and no more than 1,500 of taxable interest
  • Your taxable income is less than 100,000
  • You do not itemize deductions, claim any
    adjustments to income or tax credits

20
Deciding Which Tax Form to Use (continued)
  • 1040A
  • Taxable income less than 100,000
  • Adjustments to income are allowed
  • Tax credits for child care and dependent care are
    allowed
  • 1040
  • Required to use this form if income is over
    50,000 use if you itemize deductions
  • 1040X
  • Used to amend a previously filed return

21
Completing Your Federal Income Tax Return
  • Summary of tax calculation
  • Filing status and exemptions
  • Income
  • Adjustments to income
  • Tax computation
  • Tax credits

22
Completing Your Federal Income Tax Return
(continued)
  • Other taxes (such as from self-employment)
  • Payments (total withholding, estimated payments,
    etc.)
  • Determine if you are due a refund or owe taxes
  • Refunds can be sent directly to your bank account
  • Sign your return

23
State Income Tax Return
  • All but seven states have state income tax
    (Texas)
  • Tax rate 1- 10
  • Contact the state department of revenue

24
Tax Assistance and the Audit Process
  • Objective 4 Identify tax assistance sources
  • Tax Information Sources
  • The IRS has methods of assistance
  • Publications and forms 1-800-TAX-FORM
  • www.irs.gov
  • Recorded messages 1-800-829-4477
  • Phone hot line 1-800-829-1040
  • Walk-in service at an IRS office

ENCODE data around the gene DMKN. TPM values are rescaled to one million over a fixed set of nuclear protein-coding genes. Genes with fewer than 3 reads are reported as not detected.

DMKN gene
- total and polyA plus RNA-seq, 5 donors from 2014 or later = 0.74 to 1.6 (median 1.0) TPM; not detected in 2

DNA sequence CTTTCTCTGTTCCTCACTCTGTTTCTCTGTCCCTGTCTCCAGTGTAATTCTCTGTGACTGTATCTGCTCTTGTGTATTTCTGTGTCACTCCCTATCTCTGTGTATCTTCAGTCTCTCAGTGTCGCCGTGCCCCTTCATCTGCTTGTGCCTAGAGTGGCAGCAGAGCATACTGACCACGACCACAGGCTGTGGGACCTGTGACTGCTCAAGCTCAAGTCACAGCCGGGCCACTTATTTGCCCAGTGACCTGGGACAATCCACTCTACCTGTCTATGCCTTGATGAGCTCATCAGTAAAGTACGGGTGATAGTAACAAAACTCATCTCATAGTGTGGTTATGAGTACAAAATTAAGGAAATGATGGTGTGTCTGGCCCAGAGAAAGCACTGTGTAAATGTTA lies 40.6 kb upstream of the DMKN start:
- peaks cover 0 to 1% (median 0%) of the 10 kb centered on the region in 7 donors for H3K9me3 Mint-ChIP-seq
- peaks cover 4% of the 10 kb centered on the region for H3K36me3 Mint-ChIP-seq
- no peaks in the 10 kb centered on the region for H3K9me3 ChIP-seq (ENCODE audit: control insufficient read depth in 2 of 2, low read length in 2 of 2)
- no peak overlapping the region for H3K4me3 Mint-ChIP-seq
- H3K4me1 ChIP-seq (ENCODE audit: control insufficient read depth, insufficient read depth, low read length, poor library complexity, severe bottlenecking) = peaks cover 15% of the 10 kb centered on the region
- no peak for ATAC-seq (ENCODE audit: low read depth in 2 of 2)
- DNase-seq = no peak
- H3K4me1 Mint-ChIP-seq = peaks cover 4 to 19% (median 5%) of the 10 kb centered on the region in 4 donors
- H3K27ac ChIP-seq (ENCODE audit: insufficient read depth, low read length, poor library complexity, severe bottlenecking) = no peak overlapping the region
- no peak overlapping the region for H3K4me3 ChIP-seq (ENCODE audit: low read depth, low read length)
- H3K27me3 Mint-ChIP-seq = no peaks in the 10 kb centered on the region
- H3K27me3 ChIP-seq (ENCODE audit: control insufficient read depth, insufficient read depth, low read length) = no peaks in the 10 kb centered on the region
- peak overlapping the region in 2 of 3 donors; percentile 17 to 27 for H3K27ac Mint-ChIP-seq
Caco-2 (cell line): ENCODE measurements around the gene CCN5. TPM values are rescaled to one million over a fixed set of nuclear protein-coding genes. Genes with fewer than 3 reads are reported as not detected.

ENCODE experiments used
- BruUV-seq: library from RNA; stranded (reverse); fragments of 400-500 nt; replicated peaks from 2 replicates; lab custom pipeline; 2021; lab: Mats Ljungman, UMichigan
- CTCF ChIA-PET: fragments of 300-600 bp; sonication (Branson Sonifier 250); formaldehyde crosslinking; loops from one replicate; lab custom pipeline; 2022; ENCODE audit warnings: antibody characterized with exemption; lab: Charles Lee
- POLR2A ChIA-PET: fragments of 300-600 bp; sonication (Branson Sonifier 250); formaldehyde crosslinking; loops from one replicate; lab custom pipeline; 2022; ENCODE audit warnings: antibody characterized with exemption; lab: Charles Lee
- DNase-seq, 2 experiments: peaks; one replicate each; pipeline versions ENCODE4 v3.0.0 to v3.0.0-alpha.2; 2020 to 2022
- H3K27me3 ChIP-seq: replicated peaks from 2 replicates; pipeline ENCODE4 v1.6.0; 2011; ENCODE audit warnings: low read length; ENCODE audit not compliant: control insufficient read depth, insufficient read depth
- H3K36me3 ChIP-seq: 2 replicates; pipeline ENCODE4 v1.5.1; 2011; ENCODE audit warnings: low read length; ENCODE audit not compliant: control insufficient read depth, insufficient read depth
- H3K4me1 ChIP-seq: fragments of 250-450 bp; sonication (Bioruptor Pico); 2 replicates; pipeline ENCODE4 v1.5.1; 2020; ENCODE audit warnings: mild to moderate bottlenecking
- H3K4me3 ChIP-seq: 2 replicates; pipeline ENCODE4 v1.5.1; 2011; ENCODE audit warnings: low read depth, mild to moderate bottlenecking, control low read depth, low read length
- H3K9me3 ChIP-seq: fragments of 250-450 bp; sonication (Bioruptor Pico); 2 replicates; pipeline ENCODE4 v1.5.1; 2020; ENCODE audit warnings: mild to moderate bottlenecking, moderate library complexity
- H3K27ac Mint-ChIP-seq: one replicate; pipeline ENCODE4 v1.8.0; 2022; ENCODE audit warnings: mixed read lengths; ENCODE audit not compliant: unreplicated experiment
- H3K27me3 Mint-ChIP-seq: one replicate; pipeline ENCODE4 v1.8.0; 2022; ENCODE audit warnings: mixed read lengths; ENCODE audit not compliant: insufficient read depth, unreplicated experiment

• CD-ROMs the IRS sells that has forms and pubs
  • Tax publications e.g. Ernst and Young Tax Guide
  • The Internet
  • Tax preparation software

25
Tax Assistance and the Audit Process (continued)
  • Electronic filing
  • Free File Alliance offers free tax preparation,
    e-filing for some taxpayers
  • Refunds are generally received within three weeks
  • Tax preparers charge a fee for electronic filing
  • Telefile is a way to file by phone if you are
    using form 1040EZ

26
Tax Assistance and the Audit Process (continued)
  • Tax preparation services
  • Range from a one-person office to large firms
    such as H R Block
  • Government-approved tax experts are called
    enrolled agents
  • Accountants
  • Attorneys

27
Tax Assistance and the Audit Process (continued)
  • Tax preparation services
  • Choose wisely
  • If your professional tax preparer makes a
    mistake, you are still responsible for paying the
    correct amount, plus any interest and penalties

28
Tax Assistance and the Audit Process (continued)
  • What if Your Return is Audited?
  • About 1 of all returns are audited
  • If you claim large or unusual deductions you are
    more likely to be audited
  • There are three types of audits
  • Correspondence for minor questions
  • Office audit takes place at an IRS office
  • Field is the most complex, with an IRS agent
    visiting you at home, business or your
    accountants office
  • You have audit rights, including time to prepare
    for the audit, and clarification

29
Tax-Planning Strategies
  • Objective 5 Select appropriate tax strategies
    for different financial and personal situations
  • Practice tax avoidance
  • Legitimate methods to reduce your tax obligation
    to your fair share but no more